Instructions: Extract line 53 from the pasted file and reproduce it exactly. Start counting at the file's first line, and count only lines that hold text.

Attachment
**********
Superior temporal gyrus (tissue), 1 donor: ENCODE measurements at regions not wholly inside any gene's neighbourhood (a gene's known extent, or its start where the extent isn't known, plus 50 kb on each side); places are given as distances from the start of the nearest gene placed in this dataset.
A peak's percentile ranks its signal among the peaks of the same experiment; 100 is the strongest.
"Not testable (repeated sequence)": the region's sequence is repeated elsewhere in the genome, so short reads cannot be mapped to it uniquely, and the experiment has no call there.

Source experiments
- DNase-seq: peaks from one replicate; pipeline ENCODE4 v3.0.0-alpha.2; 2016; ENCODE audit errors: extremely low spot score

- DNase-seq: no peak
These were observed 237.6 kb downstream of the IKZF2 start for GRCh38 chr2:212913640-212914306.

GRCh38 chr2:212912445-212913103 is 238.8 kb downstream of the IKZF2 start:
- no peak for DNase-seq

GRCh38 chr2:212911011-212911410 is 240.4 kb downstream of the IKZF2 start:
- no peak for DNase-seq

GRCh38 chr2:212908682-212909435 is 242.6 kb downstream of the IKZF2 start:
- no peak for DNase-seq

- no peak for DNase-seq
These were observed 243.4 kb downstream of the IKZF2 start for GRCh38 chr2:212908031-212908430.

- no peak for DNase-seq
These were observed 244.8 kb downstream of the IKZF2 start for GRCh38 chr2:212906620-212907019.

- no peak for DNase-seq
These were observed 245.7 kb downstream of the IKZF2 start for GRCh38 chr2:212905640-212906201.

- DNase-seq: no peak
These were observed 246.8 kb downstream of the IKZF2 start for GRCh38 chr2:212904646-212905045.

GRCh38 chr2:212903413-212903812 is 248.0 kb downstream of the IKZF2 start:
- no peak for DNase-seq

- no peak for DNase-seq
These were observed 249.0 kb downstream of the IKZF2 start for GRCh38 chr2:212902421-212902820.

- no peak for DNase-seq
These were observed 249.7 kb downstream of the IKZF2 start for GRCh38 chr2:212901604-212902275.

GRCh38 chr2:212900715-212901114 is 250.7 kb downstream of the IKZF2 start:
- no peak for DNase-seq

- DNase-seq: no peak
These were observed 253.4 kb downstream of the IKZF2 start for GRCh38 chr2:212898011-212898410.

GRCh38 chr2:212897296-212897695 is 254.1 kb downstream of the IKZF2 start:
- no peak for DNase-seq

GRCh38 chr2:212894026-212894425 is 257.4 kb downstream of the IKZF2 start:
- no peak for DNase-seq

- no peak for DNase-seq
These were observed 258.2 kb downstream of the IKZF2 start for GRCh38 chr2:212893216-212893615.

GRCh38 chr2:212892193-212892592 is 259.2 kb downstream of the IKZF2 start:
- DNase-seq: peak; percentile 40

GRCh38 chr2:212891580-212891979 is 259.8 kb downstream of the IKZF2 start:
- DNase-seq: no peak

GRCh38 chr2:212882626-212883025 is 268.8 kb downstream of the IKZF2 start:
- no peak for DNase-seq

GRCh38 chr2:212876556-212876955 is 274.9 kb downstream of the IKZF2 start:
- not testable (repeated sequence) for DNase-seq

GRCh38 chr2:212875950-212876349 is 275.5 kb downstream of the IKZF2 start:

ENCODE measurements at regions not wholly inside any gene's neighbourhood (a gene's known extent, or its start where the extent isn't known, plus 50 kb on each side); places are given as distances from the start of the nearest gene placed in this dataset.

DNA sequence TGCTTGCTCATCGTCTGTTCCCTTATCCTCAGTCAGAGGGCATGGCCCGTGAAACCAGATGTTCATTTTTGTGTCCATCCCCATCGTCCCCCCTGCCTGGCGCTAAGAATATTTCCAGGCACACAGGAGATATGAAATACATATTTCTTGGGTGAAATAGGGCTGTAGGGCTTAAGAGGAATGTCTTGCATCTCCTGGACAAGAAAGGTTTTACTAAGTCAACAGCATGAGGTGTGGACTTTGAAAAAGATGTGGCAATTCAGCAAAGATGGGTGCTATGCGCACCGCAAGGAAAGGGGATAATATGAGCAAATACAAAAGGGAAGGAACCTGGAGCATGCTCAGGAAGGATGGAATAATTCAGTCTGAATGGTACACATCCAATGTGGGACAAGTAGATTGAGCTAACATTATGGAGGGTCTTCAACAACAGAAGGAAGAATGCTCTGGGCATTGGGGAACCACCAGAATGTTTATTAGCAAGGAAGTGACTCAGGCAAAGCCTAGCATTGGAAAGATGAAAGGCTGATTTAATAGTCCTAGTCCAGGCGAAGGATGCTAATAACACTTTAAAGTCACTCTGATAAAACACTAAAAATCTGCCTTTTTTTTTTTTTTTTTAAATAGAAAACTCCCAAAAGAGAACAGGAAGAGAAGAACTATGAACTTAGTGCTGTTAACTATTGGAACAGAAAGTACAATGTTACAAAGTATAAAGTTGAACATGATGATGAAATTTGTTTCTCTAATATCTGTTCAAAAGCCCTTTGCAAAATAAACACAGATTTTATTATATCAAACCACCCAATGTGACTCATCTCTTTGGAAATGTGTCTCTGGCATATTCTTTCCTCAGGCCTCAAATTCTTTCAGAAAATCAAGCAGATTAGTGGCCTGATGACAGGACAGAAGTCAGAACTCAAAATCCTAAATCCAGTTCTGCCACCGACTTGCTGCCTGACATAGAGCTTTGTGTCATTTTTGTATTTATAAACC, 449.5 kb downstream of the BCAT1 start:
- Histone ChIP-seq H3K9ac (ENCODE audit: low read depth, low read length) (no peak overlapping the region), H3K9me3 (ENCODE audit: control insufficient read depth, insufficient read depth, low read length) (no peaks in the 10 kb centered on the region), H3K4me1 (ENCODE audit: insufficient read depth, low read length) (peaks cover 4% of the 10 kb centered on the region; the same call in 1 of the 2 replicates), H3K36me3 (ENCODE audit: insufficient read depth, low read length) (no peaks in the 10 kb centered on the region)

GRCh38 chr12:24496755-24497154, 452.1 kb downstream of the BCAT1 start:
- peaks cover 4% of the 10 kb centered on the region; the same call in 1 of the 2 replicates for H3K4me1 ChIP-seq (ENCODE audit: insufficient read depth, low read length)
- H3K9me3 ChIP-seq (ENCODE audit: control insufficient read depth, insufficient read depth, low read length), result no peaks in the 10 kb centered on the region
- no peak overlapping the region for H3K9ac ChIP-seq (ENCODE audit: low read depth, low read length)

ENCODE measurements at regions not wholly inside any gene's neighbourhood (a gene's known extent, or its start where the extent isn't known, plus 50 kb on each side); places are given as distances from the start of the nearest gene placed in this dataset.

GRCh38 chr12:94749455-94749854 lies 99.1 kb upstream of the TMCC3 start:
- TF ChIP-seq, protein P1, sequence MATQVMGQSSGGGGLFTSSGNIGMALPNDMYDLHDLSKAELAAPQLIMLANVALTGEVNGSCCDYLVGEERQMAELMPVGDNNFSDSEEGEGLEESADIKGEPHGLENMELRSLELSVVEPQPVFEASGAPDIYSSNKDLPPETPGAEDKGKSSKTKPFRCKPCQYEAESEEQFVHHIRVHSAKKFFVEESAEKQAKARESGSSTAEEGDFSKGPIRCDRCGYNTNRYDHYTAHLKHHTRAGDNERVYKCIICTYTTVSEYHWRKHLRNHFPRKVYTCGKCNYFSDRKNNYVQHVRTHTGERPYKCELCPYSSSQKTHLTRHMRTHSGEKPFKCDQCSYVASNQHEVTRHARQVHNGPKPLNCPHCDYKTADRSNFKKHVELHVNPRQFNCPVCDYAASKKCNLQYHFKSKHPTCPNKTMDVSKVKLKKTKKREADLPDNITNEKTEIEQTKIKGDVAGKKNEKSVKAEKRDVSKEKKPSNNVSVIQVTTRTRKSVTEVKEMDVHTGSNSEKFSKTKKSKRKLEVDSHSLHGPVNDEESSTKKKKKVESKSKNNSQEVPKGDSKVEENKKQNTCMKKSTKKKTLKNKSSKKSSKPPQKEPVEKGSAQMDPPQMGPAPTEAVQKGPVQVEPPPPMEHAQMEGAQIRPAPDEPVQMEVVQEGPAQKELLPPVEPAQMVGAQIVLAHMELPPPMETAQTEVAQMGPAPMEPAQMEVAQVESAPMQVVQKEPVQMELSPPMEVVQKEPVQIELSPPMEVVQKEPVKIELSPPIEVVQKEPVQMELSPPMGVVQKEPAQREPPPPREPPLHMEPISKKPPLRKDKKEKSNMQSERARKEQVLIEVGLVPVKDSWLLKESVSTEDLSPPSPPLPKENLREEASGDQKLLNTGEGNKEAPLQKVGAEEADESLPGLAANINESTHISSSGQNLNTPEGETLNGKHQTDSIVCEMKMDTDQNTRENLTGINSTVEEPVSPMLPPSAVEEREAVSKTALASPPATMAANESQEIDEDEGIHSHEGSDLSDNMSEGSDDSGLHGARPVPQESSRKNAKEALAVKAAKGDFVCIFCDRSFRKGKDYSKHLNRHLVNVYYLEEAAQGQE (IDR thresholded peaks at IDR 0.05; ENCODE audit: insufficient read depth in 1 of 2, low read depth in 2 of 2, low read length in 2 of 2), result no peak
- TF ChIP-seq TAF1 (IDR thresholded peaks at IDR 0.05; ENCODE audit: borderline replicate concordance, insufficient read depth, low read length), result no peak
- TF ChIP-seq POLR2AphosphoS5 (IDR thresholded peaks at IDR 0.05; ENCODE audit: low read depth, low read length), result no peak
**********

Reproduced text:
- no peak overlapping the region for H3K9ac ChIP-seq (ENCODE audit: low read depth, low read length)